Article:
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Fifth lawsuit filed against ex-Schaumburg cops accused of drug-dealing scheme

At least the fifth lawsuit has been filed against former members of the Schaumburg Police Department’s tactical narcotics team who were accused of selling illegal drugs they seized.

Former officers Matthew Hudak and Terrance O’Brien were among the defendants named in the suit filed Tuesday in federal court by 30-year-old Victor Alvarado.

Hudak and O’Brien, as well as former officer John Cichy, allegedly planned an elaborate scheme for six months in 2012 which involved withholding cocaine and marijuana during drug arrests. They would then resell the stashes through a street dealer, prosecutors said at the time.

Alvarado claims he was arrested in November 2012 at his Elk Grove Village Home. Officers obtained a search warrant by falsifying information in a complaint, including the claim that Alvarado sold drugs to a confidential informant, the suit said.

Hudak and O’Brien arrested Alvarado and fabricated evidence by planting drugs in his home and making up statements for the police report.

The officers lied under oath during Alvarado’s preliminary hearings, the suit claims. Alvarado filed a motion to suppress the evidence and testimony, but that motion was denied, the suit claims.

Alvarado was sentenced to six years in prison in June 2012. But after Hudak and O’Brien were charged in connection to their drug scheme, Alvarado filed a motion to vacate his conviction. On May 1, all charges against Alvarado were dismissed, the suit said.

Carol Stream police first uncovered the officers’ plan in January 2013 as part of a drug investigation. An informant told investigators the officers had contacted him to sell drugs given to him by the cops, prosecutors said at the time.

After his arrest, O’Brien told investigators he took part in the scheme “for the thrill of it,” Anderson said.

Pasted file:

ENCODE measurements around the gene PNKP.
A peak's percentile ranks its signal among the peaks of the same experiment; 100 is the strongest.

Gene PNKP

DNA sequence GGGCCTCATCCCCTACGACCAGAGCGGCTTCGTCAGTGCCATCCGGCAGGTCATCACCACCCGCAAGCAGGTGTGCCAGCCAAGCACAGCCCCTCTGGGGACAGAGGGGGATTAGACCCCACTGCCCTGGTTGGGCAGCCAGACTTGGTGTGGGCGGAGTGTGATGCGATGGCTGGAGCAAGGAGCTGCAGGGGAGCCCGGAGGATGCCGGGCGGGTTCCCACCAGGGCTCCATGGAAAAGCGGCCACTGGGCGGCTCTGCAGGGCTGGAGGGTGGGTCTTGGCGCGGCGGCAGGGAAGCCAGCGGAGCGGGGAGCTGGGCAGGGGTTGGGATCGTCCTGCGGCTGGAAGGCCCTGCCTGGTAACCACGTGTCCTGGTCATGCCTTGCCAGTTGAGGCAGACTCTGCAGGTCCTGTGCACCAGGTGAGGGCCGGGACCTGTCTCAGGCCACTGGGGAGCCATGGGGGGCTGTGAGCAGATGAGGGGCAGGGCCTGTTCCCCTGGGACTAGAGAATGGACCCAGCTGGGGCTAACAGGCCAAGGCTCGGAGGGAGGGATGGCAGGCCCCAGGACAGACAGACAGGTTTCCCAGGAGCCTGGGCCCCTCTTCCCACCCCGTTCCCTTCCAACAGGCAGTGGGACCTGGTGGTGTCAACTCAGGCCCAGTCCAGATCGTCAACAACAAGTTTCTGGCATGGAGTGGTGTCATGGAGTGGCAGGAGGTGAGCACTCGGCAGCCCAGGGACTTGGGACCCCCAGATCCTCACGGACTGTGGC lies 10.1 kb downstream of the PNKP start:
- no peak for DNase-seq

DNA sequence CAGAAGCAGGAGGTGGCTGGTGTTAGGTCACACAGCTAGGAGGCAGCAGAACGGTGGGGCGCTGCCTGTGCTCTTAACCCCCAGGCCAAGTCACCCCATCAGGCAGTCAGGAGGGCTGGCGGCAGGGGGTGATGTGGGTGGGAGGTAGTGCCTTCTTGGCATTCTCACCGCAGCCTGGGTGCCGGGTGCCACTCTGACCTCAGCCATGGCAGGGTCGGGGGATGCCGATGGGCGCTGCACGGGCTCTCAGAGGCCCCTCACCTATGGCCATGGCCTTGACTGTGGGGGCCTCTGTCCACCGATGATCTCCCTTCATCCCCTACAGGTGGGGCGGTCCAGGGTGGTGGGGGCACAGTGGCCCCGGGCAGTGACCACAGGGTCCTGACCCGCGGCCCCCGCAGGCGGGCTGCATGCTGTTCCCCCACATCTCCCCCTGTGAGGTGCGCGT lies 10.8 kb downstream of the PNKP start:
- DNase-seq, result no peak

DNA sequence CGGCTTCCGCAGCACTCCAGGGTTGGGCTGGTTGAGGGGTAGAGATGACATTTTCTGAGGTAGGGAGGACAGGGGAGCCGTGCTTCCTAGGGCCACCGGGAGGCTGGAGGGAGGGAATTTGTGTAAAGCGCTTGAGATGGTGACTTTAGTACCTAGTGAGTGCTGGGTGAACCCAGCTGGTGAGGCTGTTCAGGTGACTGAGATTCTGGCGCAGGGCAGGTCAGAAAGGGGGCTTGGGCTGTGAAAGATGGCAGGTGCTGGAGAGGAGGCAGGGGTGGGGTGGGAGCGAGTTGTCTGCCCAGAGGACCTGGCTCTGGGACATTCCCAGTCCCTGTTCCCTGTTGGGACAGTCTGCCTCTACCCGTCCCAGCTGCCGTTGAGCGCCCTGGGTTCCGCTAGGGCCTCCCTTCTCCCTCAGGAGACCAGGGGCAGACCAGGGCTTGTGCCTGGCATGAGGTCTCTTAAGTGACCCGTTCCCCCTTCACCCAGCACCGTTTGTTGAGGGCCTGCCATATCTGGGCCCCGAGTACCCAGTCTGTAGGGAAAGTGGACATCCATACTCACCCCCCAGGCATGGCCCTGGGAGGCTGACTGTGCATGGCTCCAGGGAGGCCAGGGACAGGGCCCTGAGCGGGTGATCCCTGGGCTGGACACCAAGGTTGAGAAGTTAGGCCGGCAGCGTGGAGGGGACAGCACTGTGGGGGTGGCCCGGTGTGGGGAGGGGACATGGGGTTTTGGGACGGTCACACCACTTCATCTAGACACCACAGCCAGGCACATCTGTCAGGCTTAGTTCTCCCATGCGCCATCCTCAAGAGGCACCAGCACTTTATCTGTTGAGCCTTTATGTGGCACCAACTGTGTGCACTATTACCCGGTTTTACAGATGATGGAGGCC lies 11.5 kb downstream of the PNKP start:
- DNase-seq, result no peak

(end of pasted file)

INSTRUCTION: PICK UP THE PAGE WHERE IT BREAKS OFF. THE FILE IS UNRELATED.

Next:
More than a dozen people convicted of various drug offenses after being arrested by Hudak, Cichy and O’Brien have been cleared of charges since the officers were arrested.

The three officers resigned after being arrested, leading to the dismantling of the Schaumburg police special investigations bureau in which they worked.

O’Brien, 47, pleaded guilty in March to unlawful possession of a controlled substance, official misconduct, burglary and armed violence, according to the Sun-Times. The 23-year Schaumburg police veteran must serve at least half of his 24-year sentence, prosecutors said.

Hudak, 29, was sentenced to 26 years and must also serve at least half his sentence before he is eligible for parole, according to prosecutors.

Cichy, 32, is awaiting trial and is next scheduled to appear in court Dec. 5 at the Wheaton courthouse, according to DuPage County court records.

At least four other lawsuits have been filed against Schaumburg and different combinations of O’Brien, Cichy and Hudak since February 2013.

“The village acted decisively in the wake of the allegations against these officers by separating them from the department, and enlisting an independent review of the police department and implementing the recommendations to minimize the risk of this happening again,” said attorney Jim Sotos, who is representing the department in the suits.

Because of his conviction, Alvarado claims he lost the chance to “spend time with his family, including his 8-year-old daughter, and his friends, to share holidays, births, funerals and other life events with loved ones.”

Among claims made in the seven-count suit include violations of due process, failure of other named officers to intervene in the alleged misconduct and a conspiracy to deprive Alvarado of his constitutional rights. Alvarado is asking for punitive damages and compensation for legal fees.